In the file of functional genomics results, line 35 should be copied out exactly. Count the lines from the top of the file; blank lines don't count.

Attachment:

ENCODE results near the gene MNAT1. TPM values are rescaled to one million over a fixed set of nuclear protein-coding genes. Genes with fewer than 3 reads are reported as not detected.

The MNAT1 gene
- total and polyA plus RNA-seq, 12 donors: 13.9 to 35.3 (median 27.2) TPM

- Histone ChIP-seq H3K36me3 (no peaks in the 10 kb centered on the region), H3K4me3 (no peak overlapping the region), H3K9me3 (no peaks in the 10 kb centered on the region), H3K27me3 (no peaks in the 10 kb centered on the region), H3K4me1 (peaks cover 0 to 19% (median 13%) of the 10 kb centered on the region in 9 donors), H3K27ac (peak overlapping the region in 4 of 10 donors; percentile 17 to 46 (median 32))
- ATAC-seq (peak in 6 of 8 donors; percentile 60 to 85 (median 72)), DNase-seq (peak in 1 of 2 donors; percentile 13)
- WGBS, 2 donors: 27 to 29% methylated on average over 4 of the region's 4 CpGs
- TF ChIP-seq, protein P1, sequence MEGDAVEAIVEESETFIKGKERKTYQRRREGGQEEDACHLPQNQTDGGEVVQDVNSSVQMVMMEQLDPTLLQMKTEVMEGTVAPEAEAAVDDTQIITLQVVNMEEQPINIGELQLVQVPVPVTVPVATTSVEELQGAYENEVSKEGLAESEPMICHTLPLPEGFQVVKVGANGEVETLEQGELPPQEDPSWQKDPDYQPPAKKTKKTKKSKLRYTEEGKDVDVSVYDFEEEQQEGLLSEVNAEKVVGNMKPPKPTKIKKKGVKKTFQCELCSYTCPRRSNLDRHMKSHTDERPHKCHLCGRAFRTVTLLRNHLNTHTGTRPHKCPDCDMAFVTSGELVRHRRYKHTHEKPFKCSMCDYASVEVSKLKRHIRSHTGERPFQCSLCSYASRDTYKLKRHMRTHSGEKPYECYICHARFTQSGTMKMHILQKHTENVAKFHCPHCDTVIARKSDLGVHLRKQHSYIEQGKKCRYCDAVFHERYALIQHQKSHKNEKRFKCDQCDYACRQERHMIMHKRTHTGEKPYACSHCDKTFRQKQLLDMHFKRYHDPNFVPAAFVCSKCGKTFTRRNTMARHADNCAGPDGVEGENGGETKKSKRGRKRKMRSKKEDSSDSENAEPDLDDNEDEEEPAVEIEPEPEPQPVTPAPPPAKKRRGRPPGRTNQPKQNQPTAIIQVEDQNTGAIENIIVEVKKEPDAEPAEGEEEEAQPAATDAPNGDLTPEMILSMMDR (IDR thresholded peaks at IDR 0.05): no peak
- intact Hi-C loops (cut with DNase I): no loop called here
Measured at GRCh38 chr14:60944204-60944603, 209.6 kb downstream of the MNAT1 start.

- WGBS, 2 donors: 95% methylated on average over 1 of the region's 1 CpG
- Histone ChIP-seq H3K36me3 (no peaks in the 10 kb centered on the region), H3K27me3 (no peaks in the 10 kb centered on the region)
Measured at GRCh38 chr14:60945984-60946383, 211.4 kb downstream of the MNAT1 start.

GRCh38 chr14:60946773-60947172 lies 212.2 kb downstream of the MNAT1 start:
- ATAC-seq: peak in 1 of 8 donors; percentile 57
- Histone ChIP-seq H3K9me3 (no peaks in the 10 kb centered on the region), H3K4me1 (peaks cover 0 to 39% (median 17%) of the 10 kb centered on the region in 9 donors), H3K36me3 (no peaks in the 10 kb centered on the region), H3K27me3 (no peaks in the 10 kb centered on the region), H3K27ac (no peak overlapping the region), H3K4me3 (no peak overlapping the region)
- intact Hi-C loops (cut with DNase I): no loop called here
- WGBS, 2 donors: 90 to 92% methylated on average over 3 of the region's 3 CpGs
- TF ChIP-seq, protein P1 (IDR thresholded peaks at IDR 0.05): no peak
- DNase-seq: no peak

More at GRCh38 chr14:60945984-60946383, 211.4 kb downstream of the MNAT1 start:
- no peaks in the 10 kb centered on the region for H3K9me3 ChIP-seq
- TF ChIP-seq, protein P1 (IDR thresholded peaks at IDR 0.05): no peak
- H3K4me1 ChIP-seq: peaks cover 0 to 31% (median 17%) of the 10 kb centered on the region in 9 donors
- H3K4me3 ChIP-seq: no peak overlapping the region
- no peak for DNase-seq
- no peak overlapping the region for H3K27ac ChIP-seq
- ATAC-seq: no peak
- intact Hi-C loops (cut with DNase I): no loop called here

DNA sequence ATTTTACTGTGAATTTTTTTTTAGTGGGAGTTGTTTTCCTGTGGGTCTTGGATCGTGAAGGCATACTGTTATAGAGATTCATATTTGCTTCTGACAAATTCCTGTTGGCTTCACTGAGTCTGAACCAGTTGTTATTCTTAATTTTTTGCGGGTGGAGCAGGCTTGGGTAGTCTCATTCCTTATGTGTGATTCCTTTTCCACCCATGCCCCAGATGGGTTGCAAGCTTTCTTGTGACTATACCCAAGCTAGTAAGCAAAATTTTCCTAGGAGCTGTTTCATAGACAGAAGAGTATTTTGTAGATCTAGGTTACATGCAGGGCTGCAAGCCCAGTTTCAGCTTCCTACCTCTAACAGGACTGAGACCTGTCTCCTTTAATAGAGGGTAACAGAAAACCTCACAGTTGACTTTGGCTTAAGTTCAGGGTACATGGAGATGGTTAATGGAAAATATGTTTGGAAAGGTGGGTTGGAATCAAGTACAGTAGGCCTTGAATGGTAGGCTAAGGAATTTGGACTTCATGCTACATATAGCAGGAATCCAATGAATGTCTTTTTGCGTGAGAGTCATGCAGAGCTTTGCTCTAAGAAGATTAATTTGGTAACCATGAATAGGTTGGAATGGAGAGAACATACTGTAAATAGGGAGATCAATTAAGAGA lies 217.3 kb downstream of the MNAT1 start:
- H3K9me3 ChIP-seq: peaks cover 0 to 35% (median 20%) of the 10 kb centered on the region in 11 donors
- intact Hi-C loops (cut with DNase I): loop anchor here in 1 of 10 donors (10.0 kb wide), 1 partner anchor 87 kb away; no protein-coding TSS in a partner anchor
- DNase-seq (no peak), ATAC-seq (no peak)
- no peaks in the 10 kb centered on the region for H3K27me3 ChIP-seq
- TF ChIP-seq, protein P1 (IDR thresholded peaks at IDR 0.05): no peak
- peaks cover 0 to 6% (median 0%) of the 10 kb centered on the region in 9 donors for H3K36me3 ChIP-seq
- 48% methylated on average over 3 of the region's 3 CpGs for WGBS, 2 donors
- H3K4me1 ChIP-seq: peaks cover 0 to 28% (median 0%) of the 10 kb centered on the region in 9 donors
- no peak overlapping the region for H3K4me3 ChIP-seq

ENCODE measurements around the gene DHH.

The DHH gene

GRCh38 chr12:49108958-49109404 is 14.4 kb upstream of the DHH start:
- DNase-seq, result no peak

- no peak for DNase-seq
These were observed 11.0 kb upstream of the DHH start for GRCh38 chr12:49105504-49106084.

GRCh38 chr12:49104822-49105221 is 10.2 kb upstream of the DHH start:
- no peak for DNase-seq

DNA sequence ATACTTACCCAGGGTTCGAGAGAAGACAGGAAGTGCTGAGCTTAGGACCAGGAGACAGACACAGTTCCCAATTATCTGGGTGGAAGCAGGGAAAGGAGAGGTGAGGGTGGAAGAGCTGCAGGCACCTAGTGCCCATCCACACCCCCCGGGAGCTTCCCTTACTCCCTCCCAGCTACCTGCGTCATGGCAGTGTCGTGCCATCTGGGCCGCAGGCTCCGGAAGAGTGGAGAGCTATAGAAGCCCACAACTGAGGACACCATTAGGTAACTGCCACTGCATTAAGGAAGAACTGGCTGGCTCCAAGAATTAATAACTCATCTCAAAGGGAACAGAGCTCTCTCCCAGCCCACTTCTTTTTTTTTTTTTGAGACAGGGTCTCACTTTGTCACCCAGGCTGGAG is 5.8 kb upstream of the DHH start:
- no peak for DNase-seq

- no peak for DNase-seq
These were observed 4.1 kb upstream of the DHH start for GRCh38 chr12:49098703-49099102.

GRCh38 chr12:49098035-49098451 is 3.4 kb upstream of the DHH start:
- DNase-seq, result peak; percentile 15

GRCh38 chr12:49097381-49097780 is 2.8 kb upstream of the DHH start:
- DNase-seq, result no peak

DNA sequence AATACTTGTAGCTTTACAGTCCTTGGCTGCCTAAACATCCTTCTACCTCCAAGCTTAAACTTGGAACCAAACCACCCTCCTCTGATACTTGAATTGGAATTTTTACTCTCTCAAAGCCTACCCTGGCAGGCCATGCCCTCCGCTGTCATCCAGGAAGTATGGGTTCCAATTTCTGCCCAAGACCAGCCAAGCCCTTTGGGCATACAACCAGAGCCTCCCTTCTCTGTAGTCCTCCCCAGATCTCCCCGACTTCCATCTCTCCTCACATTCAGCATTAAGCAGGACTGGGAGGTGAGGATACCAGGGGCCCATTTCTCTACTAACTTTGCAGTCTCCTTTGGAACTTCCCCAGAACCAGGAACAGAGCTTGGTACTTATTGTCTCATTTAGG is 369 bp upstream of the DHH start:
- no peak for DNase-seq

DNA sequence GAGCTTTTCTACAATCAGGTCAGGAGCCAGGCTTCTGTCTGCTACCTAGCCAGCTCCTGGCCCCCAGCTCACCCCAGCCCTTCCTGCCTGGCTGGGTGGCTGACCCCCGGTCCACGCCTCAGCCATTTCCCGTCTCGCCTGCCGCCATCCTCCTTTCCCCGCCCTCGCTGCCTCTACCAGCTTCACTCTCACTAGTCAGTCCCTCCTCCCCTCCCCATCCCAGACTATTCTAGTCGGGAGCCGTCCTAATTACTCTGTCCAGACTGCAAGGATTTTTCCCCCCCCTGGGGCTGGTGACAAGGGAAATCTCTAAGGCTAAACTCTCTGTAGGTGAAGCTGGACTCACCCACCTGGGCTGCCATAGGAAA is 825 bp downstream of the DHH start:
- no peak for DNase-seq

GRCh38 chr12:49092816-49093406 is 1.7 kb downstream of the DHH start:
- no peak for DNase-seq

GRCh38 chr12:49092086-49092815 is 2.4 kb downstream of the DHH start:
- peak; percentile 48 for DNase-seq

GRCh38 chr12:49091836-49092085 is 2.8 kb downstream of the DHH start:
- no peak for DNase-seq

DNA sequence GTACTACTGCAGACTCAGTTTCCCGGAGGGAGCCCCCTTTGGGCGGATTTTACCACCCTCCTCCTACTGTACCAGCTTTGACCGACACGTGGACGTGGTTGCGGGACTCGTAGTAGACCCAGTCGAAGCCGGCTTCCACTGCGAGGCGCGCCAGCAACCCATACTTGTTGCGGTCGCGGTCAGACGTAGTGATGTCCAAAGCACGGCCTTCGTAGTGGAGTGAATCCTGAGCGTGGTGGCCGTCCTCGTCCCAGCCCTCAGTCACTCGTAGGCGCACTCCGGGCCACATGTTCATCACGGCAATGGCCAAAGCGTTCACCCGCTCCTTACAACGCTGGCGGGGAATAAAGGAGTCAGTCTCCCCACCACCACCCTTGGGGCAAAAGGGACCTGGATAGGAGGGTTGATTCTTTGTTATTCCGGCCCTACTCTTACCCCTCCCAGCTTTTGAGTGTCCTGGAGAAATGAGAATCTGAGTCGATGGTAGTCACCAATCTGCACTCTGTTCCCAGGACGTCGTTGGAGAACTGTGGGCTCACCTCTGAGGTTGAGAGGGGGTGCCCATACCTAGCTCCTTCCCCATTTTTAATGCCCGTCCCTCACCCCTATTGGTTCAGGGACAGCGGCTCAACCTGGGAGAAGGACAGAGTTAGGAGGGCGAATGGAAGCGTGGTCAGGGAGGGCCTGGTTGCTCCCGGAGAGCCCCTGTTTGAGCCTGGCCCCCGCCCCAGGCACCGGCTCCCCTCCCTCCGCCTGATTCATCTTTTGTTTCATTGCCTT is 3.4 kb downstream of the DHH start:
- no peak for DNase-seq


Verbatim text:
- peaks cover 0 to 6% (median 0%) of the 10 kb centered on the region in 9 donors for H3K36me3 ChIP-seq